A Vision Behind A Craft

Lumia is a 16-year-old female photographer from Harlem, she’s ending her junior year at Dalton High School, and uses her free time to network and build her portfolio. We had A lot of fun working with her for the Day in the Life project, and I was very surprised how mature professional, and fo­cused she is for someone of her age. We sat down on the stairs of the brownstones across the street from Tompkins Square Park, and laughed a bit about how common it is to be an NYC kid that sips 40s in Tompkins in the summer. It was refreshing to see so much excitement and inspiration in her. 

How would you describe your style of photography?

It seems somewhat journalistic, but all my photos are mostly candid or taken when I’m out with my friends. I feel like in my work you can kind of put yourself in my shoes, and I feel like I’m in the middle of the situation looking around me rather than an outsider looking in. I think that’s what makes my work so unique in it’s own way, but also because of my age right now I feel like I’m in an osculation between adulthood and adolescence and I think that’s a special time that isn’t very often covered or portrayed with such an insider perspective.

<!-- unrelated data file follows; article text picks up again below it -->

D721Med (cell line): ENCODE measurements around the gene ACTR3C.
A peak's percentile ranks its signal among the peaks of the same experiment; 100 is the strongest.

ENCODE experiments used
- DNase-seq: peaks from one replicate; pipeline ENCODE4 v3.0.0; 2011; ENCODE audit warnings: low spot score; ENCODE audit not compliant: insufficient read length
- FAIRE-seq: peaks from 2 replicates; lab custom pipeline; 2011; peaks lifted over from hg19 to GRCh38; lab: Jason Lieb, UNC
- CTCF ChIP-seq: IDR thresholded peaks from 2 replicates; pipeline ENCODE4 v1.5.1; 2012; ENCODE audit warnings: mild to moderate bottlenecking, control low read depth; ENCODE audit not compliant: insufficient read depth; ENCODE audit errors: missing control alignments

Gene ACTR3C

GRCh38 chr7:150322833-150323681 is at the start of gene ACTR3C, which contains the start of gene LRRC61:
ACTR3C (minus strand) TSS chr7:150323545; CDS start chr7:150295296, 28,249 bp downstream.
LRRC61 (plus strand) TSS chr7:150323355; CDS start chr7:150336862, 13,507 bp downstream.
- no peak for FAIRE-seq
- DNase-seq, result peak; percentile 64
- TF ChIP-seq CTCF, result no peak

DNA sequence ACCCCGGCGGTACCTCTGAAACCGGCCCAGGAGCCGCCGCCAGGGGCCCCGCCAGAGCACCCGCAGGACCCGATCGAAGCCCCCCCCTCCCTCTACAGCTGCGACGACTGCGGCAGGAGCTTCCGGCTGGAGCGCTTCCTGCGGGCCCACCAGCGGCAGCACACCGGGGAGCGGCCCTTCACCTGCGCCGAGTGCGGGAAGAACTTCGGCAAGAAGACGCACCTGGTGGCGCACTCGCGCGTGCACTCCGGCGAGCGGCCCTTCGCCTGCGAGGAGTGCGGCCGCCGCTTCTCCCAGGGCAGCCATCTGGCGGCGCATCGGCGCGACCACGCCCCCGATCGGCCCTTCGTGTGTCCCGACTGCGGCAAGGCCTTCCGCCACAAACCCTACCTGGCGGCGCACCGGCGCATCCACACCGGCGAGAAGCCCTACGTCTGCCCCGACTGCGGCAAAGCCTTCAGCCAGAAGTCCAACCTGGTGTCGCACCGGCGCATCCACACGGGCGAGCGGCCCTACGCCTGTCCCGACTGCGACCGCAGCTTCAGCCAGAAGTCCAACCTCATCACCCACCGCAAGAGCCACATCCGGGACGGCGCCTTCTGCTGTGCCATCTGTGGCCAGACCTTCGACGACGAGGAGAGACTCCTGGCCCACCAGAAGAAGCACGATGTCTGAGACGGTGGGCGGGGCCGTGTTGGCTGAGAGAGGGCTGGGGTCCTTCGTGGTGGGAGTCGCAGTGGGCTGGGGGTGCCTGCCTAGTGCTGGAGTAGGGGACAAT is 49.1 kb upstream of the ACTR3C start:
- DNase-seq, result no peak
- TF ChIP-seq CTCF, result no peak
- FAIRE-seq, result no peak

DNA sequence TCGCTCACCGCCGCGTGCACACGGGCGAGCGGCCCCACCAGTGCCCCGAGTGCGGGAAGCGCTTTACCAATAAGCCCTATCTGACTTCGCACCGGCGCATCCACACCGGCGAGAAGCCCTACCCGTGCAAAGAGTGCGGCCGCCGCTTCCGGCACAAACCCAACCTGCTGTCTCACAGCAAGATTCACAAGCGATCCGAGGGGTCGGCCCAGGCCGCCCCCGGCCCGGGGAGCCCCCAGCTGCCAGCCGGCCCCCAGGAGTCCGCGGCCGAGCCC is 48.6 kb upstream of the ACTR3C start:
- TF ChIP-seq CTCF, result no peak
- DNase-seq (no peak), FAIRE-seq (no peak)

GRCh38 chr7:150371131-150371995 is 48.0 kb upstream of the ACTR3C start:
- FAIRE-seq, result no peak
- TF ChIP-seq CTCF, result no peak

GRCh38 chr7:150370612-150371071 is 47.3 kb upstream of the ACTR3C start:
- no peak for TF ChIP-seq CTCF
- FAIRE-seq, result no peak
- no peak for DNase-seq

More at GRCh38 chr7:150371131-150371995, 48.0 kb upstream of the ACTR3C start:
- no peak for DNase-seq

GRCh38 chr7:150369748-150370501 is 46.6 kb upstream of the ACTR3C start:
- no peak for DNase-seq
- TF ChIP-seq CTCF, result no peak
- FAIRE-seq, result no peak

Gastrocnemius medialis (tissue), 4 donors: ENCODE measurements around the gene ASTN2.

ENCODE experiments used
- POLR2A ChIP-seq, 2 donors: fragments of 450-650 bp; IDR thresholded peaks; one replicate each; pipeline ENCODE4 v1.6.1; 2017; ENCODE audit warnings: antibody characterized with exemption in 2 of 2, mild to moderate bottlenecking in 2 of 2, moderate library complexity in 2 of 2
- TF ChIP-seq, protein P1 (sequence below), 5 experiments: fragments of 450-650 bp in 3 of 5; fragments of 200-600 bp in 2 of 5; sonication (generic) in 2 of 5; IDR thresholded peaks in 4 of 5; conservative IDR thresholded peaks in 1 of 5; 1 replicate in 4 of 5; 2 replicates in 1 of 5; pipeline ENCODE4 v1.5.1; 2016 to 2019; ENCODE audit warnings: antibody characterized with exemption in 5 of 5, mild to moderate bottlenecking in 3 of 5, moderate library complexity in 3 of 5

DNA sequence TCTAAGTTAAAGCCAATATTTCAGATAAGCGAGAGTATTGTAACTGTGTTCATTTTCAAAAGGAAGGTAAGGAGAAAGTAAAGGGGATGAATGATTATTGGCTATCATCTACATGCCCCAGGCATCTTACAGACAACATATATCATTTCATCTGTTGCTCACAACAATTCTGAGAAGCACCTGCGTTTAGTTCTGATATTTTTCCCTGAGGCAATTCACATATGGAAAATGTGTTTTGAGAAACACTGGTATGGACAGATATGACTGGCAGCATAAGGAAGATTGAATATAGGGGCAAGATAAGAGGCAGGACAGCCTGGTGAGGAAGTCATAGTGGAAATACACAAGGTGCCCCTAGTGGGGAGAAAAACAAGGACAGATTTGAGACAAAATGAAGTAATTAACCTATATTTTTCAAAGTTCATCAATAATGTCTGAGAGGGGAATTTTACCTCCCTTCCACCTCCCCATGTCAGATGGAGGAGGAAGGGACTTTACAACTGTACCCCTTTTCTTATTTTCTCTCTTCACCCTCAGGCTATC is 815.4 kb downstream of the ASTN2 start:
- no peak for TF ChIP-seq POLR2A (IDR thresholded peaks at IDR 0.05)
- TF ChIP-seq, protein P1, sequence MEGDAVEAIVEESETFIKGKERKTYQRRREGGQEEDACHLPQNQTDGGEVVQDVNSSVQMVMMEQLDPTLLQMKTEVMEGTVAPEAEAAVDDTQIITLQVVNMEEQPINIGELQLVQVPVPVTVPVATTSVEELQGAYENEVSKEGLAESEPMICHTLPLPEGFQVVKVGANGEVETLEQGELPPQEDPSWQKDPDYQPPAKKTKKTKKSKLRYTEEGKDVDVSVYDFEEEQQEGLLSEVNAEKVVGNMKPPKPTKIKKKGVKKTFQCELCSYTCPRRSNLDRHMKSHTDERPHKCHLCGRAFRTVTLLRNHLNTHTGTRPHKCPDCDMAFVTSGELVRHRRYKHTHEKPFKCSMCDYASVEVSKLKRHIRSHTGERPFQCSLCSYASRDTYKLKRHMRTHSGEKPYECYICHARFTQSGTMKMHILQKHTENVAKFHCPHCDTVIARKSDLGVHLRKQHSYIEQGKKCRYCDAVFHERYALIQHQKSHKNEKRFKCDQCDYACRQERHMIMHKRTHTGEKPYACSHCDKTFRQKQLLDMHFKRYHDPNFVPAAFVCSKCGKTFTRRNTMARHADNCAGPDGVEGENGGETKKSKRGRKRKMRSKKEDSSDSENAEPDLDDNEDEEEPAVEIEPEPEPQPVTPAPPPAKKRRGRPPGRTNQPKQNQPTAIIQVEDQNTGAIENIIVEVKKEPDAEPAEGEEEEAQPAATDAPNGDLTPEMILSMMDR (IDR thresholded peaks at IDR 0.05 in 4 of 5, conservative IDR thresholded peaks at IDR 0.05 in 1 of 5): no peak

How would you describe yourself as an artist?

I feel that all artists are born artists and that’s something that you can’t really run from if you’re an artist. A lot of my thoughts are of art. I don’t categorize myself as only a pho­tographer because I think photography helps me see a lot more beauty in my life that I wouldn’t be able to if I didn’t have it as an outlet. It really helps me appreciate the parts of life that mean a lot to me and I feel like I’m a very sensi­tive character. Photography allows me to portray that and show that view of my life to other people, and have them kind of look into who I am and relate to that and also have an understanding of the aspects of life that I get to ap­preciate & hopefully they find that appreciation as well.

What catches your eye?

What catches my eye really has to do with the way things make me feel, all the photos that I catch are moments that are really intimate to me. I can’t really categorize everything because some of my work is of people and some are more portrait-like. While others seem more like gestures people do like, for example a lot of my friends do graffiti and I’m really interested in graff culture because I think that it’s something that can’t really be accessible to anyone who isn’t surrounded by people who do graffiti. When I choose to take a photo it’s all-dependent on a feeling and capturing a moment that I want to preserve for myself. When I’m photographing the feeling that I get in my bones is satisfying in the way that the feeling manifests on paper when I see a photo printed. Read more